Ensinger successfully fits curved insulating glass with “rigid” warm edge spacers
A more interesting edge on things? Rounded edges are gaining increasing popularity in modern architecture. At the new location of Ensinger Sintimid in Austria, this look was used to create a special ambience in the entrance area: By creating a quarter turn, the glazed facade entices guests into the building, which sports a white and silver grey theme in keeping with the global company’s corporate design colours.
Michael Frey, the CEO of Architects Schmelzle + Partner explains:
“The linear contours which are a distinguishing feature of the building in Seewalchen have been deliberately softened in the entrance area. In terms of styling, this has created a curve linking the world of sophisticated high technology and the people whose special expertise in high-performance plastics is used here to develop specially tailored solutions for customers.”
Bending the rules
The curved facade elements were produced by Wenna Glass in Linz. Every pane measuring 2,126 mm in length and between 845 and 1,940 mm in height was precisely curved to the required radius of 2,635 mm using a special hot bending technique. But there was a question mark over the process from the start: How to further process the Thermix brand warm edge spacers specified by the client to fit the triple insulating glass? Although these spacers can be bent when cold to produce frames, they are considered “rigid” as they have been used to date predominantly for flat insulating glass.
Ensinger itself came up with some expert advice. After all, the German sister company has been producing and further developing Thermix since 1994.
Application engineering specialist Heinz Raunest explains:
“We checked this using a simple bending process. It’s actually sufficient to use a good manual roll former. With a few minor adjustments the plastic profiles can be precisely adapted to the required radius without any folds. The material with its integrated stabilizing wires stays reliably in shape.”
Christoph Wenna, business development manager at the curved insulating glass specialist adds:
“We were able to then fill the pre-bent profiles in the customary way using adsorbent, apply butyl tape and assemble them to form frames using corner keys.
“We then built up the triple glazed units from the inside out, pressed the elements using clamps, filled them with inert gas and sealed them. It was all amazingly simple, as the glass and spacers had been processed to a high degree of precision.”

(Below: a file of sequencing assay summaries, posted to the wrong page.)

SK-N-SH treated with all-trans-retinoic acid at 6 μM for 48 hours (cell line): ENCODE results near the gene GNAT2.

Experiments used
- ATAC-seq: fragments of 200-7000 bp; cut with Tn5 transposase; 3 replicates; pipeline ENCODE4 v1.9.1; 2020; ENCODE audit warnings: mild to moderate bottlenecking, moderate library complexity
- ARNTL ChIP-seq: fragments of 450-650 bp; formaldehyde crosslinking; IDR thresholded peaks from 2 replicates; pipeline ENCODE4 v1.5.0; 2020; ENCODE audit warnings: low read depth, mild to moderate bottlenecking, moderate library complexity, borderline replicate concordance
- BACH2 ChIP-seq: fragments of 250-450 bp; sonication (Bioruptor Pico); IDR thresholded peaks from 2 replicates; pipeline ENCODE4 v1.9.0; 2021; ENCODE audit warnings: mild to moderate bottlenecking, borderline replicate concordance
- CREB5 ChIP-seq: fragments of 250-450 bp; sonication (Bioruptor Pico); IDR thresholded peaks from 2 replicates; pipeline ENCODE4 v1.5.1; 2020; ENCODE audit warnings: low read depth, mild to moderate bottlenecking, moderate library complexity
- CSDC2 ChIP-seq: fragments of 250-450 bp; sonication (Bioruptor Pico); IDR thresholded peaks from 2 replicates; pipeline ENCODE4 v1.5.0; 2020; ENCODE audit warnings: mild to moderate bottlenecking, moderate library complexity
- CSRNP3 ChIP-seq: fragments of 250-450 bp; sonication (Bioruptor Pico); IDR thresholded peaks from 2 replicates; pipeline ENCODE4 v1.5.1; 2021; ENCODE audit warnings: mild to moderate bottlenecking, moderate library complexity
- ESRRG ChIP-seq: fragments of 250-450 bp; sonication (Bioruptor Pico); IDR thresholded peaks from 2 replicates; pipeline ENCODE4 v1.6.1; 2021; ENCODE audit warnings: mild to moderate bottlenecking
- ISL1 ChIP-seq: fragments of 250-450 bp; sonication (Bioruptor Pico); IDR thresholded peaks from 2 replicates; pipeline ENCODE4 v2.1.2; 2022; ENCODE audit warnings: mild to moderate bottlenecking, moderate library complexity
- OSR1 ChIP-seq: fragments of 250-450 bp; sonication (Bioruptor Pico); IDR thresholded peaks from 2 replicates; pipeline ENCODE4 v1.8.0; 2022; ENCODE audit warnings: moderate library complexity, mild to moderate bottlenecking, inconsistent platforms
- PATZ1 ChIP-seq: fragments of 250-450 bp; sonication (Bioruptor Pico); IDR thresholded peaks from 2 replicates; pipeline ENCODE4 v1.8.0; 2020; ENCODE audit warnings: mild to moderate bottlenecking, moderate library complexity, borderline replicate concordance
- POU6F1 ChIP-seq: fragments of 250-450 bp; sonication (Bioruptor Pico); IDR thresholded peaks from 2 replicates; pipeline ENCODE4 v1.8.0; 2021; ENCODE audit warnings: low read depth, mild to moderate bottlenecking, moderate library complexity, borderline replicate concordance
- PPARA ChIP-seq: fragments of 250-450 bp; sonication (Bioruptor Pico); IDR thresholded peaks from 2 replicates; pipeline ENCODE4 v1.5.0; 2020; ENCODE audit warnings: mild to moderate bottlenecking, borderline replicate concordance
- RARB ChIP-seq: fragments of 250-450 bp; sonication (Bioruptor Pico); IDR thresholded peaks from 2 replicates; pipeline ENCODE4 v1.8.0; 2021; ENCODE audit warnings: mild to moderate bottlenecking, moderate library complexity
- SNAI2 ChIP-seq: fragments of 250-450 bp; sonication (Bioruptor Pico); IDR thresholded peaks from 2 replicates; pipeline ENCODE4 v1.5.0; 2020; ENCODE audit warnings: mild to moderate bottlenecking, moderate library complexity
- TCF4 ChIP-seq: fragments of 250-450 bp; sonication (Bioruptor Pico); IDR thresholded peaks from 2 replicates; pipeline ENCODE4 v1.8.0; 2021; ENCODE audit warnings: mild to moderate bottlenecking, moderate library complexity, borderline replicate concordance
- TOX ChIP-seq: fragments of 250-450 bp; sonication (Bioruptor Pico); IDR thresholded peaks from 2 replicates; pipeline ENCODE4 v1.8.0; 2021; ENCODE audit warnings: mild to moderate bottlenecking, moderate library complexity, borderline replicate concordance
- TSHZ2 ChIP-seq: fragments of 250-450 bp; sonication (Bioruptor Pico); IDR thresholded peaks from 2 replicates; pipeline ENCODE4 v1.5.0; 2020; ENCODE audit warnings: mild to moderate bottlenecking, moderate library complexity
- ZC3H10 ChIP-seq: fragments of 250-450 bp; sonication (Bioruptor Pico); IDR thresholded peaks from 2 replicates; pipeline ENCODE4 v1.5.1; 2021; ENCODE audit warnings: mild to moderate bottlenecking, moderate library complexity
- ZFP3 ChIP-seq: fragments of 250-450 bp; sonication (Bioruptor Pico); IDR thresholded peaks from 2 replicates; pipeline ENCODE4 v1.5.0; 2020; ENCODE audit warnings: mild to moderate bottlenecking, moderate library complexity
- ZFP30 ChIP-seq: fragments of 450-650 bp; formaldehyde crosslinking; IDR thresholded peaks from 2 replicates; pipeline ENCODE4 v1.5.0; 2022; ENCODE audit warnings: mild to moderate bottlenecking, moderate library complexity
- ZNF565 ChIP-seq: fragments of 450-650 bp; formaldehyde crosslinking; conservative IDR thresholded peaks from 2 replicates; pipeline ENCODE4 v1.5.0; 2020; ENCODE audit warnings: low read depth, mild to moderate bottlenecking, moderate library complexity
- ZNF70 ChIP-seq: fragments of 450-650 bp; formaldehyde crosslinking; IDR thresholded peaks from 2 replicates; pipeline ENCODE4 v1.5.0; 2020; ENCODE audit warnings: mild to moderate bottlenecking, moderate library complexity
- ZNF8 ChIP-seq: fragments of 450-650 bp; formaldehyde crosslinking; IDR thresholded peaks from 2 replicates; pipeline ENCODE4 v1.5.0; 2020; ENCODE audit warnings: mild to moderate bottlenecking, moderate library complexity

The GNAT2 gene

The job of the installers from Mglass Objektbau in Steyregg was somewhat more fraught with difficulty: With the aid of a crane, they fitted the ten weighty elements into the supporting structure of the facade and anchored them in place into their frames with plaster strips and rolled aluminium trims. Robert Kaiser, Head of Controlling and authorized signatory at Ensinger Sintimid, is delighted with the new building. After only twelve months of construction, the company was able to move into the building on schedule.
Overall, Ensinger Sintimid has invested over 5 million € in its Seewalchen location, setting a course for further growth. A workforce of around 40 currently handles and produces semi-finished products, finished parts and compounds made of high-performance plastics, which are used in a wide range of industries the world over, in particular in the aerospace sector, in electronics and semi-conductor production, mechanical engineering and the automotive industry.
“We now have twice as much space available as before. Thanks to the energy-efficient construction method used, we also anticipate a significant reduction in operating costs per square metre”, says Robert Kaiser. “Heat pumps enable surplus heat from production to be used for heating. The facade is highly insulating, with the flat and curved triple ISO elements providing a thermal transmission coefficient of just 0.89 W/m²K. This new building really does have all-round benefits for Ensinger, for the workforce, the customers and also the environment.”